When drivers think of cars that are economical, French cars do not come to mind readily. But that may change with an unlikely pair of Renaults.
Earlier this month, Life took a newly launched Clio and a facelifted Fluence on a 1,500km road trip to Penang and Malacca.
The mission was to see how far they could go without refuelling and whether they match Renault's fuel economy claims.
The range test is vital because both diesel-powered Renaults need Euro 5 diesel, which is uncommon in Malaysia. Only the BHP chain of stations stock this grade of diesel and only in three areas: Johor, Malacca and the Klang Valley around Kuala Lumpur.
To make the test meaningful, two reporters and a photographer took turns to drive the cars as normal drivers would - the air-conditioner was kept running, the side mirrors were not folded in to reduce drag, the tyres were not over-inflated to lower rolling resistance and the luggage was not kept to a minimum.
The Fluence carried extra gears such as bottles of engine oil, a toolbox and a jerry can of diesel. A mechanic and an employee from Renault's local dealer, Wearnes, also went on the trip.
Both cars fared well in their range and fuel consumption.
After nine hours on the road, the Clio made the 725km journey from Renault's Leng Kee Road showroom to G Hotel in Penang's Gurney Drive with about two-fifths of its 45-litre fuel tank left. It covered 962km before the reserve warning light came on.
When it made its first refuelling stop at the Ulu Bernam R&R station in Selangor after leaving Penang for Malacca, the trip computer showed that it had travelled 991km on 45.5 litres of fuel and consumed 4.6 litres for every 100km, against the manufacturer's claim of 3.7 litres for every 100km.
The difference was likely due to the weight of the three adults in the car, the full luggage load, the car being caught in the crawling Georgetown city traffic in Penang and how the car was driven.
As soon as we got onto the North-South Highway at the start of the trip, we discovered that the Clio's cruising sweet spot is about 100kmh.
At that speed, the engine hovered at around 2,000rpm on its highest sixth gear. Above that speed, the engine speed climbed to as high as 3,000rpm at 130kmh and the trip computer showed fuel consumption spiking.
It took too much discipline to drive at 100kmh when the speed limit was mostly 110kmh, so we cruised slightly above the speed limit and the fuel consumption increased.
The Clio sprang two surprises. The first was that the right foot can beat the cruise control in saving fuel. When left on cruise control, the car maintained a gradual speed regardless of the gradient of the road. It accelerated when going uphill and slowed to its set speed when going downhill.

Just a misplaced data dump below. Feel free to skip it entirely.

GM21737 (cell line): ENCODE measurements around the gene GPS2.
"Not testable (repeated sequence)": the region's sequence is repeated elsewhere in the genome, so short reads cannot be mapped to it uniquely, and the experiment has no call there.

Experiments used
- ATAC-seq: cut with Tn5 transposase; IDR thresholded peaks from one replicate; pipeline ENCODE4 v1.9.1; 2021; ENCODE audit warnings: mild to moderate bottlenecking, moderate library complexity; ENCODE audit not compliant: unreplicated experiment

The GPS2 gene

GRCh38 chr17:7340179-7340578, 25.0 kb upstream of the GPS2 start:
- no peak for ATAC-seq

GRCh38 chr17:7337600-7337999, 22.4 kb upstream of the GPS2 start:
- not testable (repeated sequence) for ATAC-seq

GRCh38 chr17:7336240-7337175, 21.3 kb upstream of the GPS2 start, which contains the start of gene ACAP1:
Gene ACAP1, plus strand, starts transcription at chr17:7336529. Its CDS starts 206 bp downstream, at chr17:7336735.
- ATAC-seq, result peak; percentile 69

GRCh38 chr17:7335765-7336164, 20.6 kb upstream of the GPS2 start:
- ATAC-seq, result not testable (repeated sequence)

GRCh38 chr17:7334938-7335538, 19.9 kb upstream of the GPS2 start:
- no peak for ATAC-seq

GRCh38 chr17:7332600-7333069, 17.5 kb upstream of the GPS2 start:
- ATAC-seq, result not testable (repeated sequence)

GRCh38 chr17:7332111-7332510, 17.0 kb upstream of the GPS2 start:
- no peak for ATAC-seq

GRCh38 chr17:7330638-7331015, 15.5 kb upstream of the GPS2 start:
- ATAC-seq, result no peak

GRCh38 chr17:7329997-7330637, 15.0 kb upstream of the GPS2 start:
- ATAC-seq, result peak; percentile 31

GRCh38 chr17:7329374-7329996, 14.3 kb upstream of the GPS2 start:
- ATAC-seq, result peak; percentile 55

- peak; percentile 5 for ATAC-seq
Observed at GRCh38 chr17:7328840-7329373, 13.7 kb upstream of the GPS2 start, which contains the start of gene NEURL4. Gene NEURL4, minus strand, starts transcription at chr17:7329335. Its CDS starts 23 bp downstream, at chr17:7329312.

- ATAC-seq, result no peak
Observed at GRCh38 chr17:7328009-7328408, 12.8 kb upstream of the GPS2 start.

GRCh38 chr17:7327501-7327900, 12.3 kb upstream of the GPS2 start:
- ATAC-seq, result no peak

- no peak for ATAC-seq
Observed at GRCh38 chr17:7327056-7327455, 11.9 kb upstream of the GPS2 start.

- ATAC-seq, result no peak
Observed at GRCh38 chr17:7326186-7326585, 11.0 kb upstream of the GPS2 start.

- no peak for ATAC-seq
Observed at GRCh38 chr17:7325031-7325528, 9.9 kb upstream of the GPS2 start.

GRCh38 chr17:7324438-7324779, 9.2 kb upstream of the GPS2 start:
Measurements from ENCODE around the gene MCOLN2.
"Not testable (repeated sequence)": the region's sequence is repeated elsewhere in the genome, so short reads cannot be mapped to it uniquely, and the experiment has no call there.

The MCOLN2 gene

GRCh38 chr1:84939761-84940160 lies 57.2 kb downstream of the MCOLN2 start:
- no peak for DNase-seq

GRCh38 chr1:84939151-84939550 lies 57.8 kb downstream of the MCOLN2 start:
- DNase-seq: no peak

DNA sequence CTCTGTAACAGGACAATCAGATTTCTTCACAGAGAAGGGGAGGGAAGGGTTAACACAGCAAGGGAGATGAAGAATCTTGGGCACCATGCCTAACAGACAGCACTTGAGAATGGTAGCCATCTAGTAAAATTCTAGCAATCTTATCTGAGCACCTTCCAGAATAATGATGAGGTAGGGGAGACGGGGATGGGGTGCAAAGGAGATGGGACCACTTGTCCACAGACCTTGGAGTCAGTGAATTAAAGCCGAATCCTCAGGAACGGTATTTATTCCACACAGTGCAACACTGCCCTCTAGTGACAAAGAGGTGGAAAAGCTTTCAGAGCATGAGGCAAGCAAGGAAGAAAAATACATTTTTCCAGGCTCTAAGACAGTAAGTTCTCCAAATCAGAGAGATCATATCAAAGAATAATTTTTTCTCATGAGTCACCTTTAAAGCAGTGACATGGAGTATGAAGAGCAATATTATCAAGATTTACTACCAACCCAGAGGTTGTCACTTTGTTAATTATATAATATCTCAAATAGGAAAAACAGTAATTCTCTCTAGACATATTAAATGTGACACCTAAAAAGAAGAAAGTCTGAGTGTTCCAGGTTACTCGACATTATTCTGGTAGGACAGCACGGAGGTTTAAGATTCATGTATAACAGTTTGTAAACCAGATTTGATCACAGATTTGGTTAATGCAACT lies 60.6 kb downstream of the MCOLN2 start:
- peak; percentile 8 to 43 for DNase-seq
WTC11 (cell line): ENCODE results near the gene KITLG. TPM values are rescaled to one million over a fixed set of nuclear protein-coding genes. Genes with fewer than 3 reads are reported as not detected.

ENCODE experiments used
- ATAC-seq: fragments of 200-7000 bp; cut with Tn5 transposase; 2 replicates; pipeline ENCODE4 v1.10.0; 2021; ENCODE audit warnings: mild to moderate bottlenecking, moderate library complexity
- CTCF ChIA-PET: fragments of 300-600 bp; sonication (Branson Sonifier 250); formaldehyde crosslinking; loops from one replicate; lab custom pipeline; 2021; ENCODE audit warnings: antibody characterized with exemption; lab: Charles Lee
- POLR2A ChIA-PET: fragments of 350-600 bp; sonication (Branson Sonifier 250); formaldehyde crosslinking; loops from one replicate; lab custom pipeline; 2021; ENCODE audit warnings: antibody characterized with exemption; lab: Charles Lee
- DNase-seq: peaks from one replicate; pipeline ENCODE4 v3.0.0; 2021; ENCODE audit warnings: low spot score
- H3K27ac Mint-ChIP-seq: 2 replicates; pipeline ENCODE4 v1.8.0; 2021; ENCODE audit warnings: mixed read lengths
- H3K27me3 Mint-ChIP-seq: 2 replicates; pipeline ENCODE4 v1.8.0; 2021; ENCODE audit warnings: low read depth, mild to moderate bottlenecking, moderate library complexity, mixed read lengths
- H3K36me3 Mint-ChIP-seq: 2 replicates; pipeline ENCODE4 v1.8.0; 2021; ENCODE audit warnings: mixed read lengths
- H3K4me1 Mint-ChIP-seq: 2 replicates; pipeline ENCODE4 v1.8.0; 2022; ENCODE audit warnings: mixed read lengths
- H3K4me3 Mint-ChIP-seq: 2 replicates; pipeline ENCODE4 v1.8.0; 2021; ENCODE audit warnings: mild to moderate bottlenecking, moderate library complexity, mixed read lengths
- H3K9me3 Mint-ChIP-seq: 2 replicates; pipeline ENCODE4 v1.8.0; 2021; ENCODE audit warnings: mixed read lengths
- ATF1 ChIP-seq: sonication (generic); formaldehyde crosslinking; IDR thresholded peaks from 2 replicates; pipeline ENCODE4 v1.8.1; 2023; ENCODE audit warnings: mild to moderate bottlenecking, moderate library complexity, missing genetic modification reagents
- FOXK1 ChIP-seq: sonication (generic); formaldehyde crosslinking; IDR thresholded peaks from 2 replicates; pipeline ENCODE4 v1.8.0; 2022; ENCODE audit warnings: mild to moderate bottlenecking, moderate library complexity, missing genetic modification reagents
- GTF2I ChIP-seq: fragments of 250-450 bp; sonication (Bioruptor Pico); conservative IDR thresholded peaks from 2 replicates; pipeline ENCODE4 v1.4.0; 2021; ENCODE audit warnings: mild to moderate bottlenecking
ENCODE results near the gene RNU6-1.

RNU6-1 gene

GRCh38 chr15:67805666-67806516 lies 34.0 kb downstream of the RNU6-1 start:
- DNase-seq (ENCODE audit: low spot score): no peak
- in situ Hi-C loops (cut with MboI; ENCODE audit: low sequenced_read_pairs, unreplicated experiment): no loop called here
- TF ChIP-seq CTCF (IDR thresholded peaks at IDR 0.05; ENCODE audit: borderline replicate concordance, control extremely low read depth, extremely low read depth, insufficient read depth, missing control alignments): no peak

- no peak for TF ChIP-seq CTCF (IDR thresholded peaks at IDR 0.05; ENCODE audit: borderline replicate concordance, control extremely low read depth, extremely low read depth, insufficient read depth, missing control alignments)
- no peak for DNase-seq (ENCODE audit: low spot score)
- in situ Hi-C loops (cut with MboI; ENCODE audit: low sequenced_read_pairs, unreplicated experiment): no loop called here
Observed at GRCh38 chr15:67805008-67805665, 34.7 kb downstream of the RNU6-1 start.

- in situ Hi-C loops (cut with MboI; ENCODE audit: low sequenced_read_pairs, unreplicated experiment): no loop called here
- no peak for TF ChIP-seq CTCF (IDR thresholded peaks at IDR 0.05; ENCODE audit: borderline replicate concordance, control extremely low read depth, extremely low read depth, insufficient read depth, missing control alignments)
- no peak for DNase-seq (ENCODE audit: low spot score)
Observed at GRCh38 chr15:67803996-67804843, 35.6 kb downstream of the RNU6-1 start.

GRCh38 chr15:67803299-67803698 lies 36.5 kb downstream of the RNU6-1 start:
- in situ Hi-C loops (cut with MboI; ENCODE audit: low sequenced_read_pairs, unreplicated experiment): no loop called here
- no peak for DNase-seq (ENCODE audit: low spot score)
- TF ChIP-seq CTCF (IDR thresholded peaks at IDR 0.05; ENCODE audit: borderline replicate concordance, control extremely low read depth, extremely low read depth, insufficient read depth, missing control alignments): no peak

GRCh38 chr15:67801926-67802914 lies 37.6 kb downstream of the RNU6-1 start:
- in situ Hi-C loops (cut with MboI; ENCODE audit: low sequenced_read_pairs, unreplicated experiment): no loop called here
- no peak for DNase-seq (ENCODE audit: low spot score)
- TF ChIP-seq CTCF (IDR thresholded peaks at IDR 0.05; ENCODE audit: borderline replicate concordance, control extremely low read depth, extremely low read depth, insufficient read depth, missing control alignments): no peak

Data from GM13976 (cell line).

But without using cruise control, we could ease off the throttle and coax the car to coast downhill.
For the 991km that we drove before refuelling, about 99km - or 10 per cent of the distance - was driven without fuel consumption when the car was coasting.
After Cameron Highlands, I coasted the Clio downhill for almost 1.2km - the longest continuous stretch. It was a small feat.
The second surprise had nothing to do with driving. To help drivers and passengers fight boredom along endless stretches of highway, the car has a little-known feature that makes its engine sound like the power plants of a motorcycle or even a space ship. It was a largely useless yet oddly amusing feature.
The Fluence, which was the support car for the road trip, also fared well in its fuel consumption and range.
The sedan is powered by the same diesel engine as the Clio, but tuned to a higher output (110bhp versus 88bhp, 240Nm versus 220 Nm). It drove a staggering 1,234km - from Singapore to Penang and to Ayer Keroh on the outskirts of Malacca - before it had to be refuelled because of its larger 60-litre fuel tank.
The trip computer showed that it used 4.8 litres of fuel for every 100km, which is close enough to its official figure of 4.4 litres for every 100km.
Apart from fuel consumption, the long road trip also showed up the strengths and weaknesses of both cars.
The Clio aced in the narrow one- way streets of Penang's Georgetown. As we went hunting for the street art murals that Penang is known for, the hatchback squeezed into the tiniest spots and its abundant torque made city-driving effortless.
But its two cupholders between the front seats were insufficient for all the passengers and too small for anything larger than a standard 330ml aluminium drink can.
Also, the rear seats and headrests were set too uncomfortably upright for sleeping.
On the other hand, the Fluence shines with its legroom for passengers and space for luggage. Its 530-litre boot rivals that of the Mercedes-Benz E-class' 540-litre one.
But despite its latest facelift, the car looks somewhat dated. This six- year-old model is expected to be replaced next year.
At the end of the trip, the Clio and Fluence proved that diesel car owners need not worry about finding a suitable pump when venturing up north.
Most times, one full tank is enough for driving to Kuala Lumpur and back.